A soil of kimmeridgian and marl, of white and blue, with great layering of fruit and that is in fact what you feel from Gondonne. There is something rich and overtly expressive here and while it’s anything but simple it could be imagined that so many consumers would understand this chardonnay, love it and want to drink it with abandon. That said the structure, goût de terroir and joie de vivre are just exceptional. The wood and the land just melt right in. Drink 2020-2029.  Tasted November 2019

Ken Forrester Old Vine Reserve Chenin Blanc 2007, WO Stellenbosch, South Africa

These Helderberg vines would have been 33 years of age at the time and to think the wine would have cost $10 or so. Now 12 years later we’re graced with this hyperbole of toast, smoulder, lit paraffin and the edge of saffron honey. It’s hard to believe and this the from the tier-two, non-selected grapes at the back of the line behind a Forrester wine like the FMC. Nothing less than incredible. Drink 2019-2021. Tasted October 2019

Ornellaia Bianco 2016, IGT Toscana Bianco, Tuscany, Italy

The Bianco was first introduced in 2013, following fast forward to the original 1980s and 1990s work with Poggio alle Gazze dell’Ornellaia. That project had been abandoned because says Axel Heinz “stylistically it just wasn’t right.” That wine was mainly sauvignon blanc on one of Ornellaia’s great vineyard sites. What was wanted was something more than a varietal wine and a new age of finding vineyard sites that were more than merely good for white wine. That means making use of northern slopes and those blocks favourable to whites, including the use of (indigenous) vermentino and viognier. The practice had already been proven with success by colleagues. Bianco is the alter ego to the Rosso, priced as such “and reflects the spirit of Ornellaia, but it had to build itself up to that premium level. We intend to make one of the great white wines of the world,” explains Heinz. That may sound like bragging swagger but the reality is that experience, acumen and especially confidence breed the truth. I Bianci are aged for 12-15 months in (30 per cent new) barriques before bottling. I do dare you to find a wine that smells anything like this Bianco. They are flowers unnamed or perhaps not yet discovered. The flinty reductiveness is also truly and wholly unique. Though the way sauvignon is raised and the place are surely not the same, the Bordeaux styling and sensibility of affinities are more than uncanny and even served by purpose. The vintage brings great maturity, fruitiness and salinity. Fruit presence under the spell of fleur de sel. Nothing but a brilliant combination. Says Heinz without equivocation, “it’s a benchmark for us, ’16 that is.” Drink 2020-2031.  Tasted March 2019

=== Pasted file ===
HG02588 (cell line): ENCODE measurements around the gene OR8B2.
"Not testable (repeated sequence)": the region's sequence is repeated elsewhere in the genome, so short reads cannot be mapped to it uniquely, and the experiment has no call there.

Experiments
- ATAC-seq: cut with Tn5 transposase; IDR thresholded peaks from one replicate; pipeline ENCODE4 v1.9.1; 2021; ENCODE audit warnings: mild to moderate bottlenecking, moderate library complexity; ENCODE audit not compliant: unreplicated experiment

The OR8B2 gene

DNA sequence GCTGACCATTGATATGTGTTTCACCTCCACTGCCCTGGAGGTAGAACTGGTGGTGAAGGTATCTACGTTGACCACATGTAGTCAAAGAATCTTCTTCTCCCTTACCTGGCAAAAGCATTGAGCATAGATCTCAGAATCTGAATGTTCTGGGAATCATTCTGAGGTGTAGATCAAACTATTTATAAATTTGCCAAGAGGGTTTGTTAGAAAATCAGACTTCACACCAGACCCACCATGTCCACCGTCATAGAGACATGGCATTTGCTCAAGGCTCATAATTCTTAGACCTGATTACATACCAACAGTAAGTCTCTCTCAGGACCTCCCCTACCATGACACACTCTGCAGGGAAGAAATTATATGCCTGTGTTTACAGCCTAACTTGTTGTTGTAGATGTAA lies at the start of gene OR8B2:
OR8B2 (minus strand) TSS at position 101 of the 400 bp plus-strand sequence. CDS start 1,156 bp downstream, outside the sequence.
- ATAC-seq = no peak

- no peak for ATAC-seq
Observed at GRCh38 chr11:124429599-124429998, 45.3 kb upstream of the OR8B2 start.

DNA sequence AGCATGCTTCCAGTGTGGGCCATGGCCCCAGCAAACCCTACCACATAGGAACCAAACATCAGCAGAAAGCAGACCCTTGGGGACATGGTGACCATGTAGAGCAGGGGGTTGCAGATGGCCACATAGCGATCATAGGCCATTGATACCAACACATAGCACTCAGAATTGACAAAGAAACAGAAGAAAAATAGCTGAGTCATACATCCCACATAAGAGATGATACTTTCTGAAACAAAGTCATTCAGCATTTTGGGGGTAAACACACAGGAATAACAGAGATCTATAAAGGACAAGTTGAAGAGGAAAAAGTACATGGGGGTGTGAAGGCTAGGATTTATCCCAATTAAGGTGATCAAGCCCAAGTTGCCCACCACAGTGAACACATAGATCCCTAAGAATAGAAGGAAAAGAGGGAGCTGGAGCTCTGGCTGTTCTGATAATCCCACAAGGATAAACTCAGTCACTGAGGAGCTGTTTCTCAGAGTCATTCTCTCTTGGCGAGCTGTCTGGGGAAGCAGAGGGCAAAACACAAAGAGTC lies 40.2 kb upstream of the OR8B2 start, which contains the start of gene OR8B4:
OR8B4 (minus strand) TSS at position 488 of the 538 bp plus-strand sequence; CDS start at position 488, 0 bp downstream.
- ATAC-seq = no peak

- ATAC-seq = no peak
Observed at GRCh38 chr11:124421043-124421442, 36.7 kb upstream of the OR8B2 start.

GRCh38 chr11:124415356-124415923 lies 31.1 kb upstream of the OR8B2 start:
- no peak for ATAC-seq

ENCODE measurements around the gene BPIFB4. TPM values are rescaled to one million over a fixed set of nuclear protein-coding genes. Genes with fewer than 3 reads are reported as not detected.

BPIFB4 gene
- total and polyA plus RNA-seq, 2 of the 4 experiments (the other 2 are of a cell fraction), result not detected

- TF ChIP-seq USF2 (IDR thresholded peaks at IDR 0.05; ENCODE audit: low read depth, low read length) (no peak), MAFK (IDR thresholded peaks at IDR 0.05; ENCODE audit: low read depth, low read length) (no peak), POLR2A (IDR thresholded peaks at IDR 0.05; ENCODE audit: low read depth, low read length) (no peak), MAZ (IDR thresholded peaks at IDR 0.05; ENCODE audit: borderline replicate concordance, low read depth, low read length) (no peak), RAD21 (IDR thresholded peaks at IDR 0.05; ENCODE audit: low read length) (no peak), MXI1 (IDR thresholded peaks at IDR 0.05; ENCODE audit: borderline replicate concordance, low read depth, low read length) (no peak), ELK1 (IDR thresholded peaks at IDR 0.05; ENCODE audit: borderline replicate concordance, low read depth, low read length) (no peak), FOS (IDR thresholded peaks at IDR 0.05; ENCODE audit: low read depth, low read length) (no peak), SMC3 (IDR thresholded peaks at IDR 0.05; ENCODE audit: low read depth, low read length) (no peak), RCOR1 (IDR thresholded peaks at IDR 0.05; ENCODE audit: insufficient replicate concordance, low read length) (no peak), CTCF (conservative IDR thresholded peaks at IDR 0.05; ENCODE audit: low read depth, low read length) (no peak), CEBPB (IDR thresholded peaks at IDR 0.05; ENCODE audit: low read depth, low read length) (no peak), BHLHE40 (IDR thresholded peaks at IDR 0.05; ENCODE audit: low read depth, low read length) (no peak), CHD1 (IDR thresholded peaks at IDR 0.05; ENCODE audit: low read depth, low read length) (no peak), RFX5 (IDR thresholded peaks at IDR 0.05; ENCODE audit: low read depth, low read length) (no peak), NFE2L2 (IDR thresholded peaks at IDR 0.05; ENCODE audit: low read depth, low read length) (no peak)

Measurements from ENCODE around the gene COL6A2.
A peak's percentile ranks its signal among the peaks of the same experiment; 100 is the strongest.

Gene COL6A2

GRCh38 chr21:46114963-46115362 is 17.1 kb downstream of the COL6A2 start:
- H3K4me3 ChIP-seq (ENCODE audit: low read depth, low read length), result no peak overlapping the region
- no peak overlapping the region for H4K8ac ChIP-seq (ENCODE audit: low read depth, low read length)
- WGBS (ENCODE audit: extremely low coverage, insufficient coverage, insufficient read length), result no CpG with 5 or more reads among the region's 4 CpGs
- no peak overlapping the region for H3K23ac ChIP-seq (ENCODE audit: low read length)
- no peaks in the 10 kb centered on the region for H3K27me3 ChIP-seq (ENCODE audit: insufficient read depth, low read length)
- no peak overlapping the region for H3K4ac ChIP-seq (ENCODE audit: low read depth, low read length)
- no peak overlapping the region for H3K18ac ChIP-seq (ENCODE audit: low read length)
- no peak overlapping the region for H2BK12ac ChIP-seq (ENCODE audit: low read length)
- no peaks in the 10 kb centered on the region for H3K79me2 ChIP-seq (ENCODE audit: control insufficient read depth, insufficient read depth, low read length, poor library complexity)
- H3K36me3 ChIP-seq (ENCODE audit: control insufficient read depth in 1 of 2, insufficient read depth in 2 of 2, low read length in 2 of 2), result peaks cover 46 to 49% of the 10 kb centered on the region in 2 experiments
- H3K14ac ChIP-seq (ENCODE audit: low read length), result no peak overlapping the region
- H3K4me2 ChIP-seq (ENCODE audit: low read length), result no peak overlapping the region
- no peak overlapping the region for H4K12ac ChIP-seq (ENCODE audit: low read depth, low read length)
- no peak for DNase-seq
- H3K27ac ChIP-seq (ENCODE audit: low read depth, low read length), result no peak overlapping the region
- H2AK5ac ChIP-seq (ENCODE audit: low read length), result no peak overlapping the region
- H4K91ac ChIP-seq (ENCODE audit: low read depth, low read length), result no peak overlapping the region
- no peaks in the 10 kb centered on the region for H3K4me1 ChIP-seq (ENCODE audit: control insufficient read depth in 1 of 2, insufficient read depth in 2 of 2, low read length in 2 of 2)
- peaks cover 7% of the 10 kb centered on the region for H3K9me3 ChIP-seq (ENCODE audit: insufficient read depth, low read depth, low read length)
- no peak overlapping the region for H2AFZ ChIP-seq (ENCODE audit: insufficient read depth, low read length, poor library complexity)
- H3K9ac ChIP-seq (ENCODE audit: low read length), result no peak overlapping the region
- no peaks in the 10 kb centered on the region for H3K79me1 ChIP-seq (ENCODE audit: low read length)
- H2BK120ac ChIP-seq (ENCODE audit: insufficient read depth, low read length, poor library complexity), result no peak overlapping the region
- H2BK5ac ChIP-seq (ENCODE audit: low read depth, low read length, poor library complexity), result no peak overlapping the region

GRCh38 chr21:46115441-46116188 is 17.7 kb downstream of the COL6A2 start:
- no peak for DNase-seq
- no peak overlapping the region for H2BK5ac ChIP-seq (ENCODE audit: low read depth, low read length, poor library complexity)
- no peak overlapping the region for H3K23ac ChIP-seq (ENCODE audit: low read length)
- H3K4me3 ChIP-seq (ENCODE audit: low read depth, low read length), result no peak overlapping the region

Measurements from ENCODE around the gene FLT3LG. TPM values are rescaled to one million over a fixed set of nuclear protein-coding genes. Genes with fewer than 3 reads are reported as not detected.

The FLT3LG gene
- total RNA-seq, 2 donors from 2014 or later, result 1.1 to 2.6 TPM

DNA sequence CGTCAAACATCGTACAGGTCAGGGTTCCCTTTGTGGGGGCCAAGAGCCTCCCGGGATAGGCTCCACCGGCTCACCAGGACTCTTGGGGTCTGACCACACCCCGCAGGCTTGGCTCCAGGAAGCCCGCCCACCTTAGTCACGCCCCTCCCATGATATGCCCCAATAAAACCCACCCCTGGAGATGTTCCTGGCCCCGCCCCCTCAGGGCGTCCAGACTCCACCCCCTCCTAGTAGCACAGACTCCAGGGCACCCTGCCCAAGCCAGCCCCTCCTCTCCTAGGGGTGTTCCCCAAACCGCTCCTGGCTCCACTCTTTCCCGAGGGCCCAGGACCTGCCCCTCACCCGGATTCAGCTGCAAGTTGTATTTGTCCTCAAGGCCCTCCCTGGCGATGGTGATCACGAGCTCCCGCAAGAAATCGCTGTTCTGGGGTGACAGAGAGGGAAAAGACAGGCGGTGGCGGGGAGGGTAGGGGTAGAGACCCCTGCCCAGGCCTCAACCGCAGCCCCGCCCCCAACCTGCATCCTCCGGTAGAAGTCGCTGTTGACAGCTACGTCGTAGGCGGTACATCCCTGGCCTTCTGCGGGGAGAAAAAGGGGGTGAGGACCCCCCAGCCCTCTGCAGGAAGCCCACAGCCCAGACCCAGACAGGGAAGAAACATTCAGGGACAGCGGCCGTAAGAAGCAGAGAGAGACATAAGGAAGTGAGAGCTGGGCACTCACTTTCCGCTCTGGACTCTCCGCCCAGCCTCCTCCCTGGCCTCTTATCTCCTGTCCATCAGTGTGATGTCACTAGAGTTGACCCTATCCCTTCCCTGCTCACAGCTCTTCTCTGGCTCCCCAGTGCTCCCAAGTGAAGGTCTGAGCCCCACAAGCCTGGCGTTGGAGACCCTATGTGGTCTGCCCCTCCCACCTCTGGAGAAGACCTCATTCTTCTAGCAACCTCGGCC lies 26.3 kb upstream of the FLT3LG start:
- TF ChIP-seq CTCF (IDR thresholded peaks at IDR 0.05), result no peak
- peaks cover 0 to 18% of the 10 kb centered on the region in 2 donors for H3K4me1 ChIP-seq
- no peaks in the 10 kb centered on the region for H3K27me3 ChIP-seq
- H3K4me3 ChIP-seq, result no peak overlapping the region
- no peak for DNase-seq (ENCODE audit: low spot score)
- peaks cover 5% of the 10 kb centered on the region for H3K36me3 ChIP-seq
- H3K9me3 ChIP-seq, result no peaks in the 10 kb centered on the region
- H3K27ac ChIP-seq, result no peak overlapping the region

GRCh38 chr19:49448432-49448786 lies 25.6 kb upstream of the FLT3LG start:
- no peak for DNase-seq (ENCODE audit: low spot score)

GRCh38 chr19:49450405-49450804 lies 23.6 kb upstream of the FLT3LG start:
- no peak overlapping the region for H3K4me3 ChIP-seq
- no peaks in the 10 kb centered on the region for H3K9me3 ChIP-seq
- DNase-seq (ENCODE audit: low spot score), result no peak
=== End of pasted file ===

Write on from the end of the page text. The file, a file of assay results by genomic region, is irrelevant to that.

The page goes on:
Domaine Bouchard Père & Fils Chevalier Montrachet Grand Cru 2017, AOC Bourgogne, France

The couverture is all encompassing acting as a full sheathing tapestry in surround of a fruit core of sheer concentration and yet as a whole so understated. It’s hard to imagine more coaxing and less pronouncement. Relatively speaking there’s no estate equal to what has happened here. Great mineral crash into life and love, into fruit and impossible acidity. A magnificent chardonnay with 25 years of life ahead. Drink 2021-2039.  Tasted September 2019

Adelsheim Pinot Noir Boulder Bluff 2015, Chehalem Mountains AVA, Oregon